The companies assume a joint name, after which, when used in their public notices and elsewhere, is added the word " limited," and their books are required to be open for public inspection. Observing the statutory precaution, the members are only liable for company debts to the extent of the amount invested therein, or to the extent specified in their articles. - The case of corporations with limited liability of members is quite different. In a partnership all members are presumptively liable for all the joint debts, but in case of a corporation all members are presumptively exempt from liability except to the extent of their investment. Where, therefore, members are liable further in consequence of statutes, the statutes have been passed for the purpose of extending individual liability, instead of restricting it as in case of partnerships and joint-stock companies. The policy of making stockholders liable further, in some cases, was recognized in this country early in the present century, and it has been acted upon in a constantly increasing number of cases ever since. In some cases stockholders in banks have been made liable generally for all the bills of the bank.

In other cases all stockholders are made liable for all of a certain class of debts; as, for instance, debts for personal labor performed for the corporation. In other cases they are made liable for all debts, though perhaps only to a certain extent; as, for instance, to the extent of twice the amount of stock held by them. There are constitutional provisions in several of the states on the subject, that of California making each stockholder liable for his proportion of all debts; but a more common provision makes him liable for the stock held and an equal sum in addition. Generally the corporation must be proceeded against first, and the resort to the stockholder is only after failure to collect from corporate property. Laws or constitutional provisions establishing this liability do not affect corporations previously chartered, except where a power of control had been reserved to the legislature in chartering them. This extension of liability of stockholders has not been adopted to any considerable extent abroad. - The method of limiting the liability of common carriers has been referred to under that title.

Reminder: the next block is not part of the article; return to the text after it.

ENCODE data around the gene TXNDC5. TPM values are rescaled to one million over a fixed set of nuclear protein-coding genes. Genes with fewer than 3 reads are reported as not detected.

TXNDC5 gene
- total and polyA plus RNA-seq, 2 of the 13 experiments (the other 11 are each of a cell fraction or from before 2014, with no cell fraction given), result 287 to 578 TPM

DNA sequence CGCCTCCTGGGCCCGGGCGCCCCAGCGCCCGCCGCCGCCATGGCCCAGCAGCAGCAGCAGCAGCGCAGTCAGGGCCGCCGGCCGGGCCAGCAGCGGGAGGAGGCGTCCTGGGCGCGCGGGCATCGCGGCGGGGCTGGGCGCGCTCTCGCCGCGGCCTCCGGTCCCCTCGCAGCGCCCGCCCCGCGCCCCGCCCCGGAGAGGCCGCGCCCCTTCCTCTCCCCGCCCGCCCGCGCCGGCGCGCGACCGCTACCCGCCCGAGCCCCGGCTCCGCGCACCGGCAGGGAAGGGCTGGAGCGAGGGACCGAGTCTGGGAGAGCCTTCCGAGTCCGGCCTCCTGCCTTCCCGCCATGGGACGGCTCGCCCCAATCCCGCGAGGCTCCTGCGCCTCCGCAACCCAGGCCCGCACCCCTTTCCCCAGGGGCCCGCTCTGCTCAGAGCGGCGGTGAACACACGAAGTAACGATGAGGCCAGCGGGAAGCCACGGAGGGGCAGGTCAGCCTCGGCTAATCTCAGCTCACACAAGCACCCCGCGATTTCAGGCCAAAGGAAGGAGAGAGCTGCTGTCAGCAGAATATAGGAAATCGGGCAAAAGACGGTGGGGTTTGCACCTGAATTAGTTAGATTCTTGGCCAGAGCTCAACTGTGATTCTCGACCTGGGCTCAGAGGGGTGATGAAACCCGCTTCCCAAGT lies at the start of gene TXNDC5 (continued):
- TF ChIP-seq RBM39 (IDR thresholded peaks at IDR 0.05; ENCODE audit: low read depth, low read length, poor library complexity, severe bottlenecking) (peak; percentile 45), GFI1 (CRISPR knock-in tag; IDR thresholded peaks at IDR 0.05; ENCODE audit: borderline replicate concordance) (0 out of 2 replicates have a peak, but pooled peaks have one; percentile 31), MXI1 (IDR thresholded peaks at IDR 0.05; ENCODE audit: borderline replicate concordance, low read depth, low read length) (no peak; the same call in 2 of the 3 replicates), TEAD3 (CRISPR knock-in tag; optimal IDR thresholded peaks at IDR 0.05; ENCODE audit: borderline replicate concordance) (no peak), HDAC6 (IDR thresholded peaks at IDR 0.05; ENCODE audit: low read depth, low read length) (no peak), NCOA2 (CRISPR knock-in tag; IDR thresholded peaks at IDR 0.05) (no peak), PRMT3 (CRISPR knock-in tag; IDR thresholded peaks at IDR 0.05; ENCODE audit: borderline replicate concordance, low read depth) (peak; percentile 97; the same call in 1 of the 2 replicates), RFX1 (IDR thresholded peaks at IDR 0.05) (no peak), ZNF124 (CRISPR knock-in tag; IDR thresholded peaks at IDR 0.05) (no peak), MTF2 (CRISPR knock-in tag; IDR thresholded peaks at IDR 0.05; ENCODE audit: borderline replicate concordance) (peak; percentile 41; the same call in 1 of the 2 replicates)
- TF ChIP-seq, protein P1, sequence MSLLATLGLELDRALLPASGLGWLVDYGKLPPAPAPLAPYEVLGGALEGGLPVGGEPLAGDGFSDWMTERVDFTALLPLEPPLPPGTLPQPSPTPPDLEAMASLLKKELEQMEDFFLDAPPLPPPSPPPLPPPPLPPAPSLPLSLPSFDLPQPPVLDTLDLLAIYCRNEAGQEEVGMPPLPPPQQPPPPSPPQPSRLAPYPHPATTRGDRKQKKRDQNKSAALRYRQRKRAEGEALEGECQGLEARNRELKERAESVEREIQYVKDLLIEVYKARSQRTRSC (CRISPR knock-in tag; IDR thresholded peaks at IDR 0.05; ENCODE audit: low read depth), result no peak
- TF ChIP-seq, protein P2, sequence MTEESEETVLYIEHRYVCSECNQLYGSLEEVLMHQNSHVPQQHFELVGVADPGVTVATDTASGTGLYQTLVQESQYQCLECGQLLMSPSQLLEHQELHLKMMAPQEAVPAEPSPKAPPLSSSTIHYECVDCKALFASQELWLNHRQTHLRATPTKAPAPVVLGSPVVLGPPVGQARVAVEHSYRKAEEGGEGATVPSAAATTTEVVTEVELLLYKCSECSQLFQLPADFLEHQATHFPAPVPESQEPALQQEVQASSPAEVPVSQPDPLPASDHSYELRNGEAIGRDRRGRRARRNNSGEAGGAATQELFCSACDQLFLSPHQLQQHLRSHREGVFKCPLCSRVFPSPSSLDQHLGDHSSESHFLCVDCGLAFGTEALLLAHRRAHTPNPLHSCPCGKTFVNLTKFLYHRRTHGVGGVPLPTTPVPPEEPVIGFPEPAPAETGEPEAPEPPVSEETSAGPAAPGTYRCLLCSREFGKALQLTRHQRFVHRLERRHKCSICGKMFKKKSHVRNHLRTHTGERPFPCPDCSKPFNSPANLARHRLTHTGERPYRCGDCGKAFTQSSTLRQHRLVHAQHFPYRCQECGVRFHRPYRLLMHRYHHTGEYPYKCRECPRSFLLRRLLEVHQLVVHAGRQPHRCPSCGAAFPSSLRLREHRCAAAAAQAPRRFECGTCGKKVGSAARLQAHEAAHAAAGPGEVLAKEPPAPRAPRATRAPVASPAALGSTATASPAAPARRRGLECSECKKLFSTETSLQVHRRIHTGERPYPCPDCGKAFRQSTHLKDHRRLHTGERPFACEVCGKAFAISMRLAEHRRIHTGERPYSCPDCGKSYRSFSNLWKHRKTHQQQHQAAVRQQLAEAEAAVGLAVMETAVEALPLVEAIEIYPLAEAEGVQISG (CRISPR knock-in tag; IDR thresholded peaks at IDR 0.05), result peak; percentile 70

The responsibility of the husband for the debts and obligations of the wife is also considered under the title Husband and Wife. So far as the wife's debts at the time of the marriage are concerned, no contract or settlement between the parties can protect the husband against liability; though if she has an estate of her own, the proper contract may give him a remedy against it. But statutes, as was said under that title, have removed this liability altogether in some states. As to engagements by the wife after marriage which are to charge the husband, he may preclude them by giving notice in advance that he will not be bound by them; but to be sufficient in the case of one who has dealt with the wife before, as agent for the husband and with her assent or ratification, the notice must be brought home to him personally. And even such a notice would not be sufficient to protect the husband from liability for actual necessaries supplied to the wife where she was living and cohabiting with him, or living elsewhere with his consent and without means of her own, and was not provided for by him. - Corporations, especially those of a public-nature, are often limited by their charters in the amount of the debts they may incur; but when these are contracted in negotiable form, and are negotiated, they have been held to be enforceable though the limit was exceeded; the rule of the law merchant for the protection of bona tide holders, overriding the rule of statute law for the protection of the corporation. - For the limitation of suits to enforce liabilities, see Limitation, Statutes of.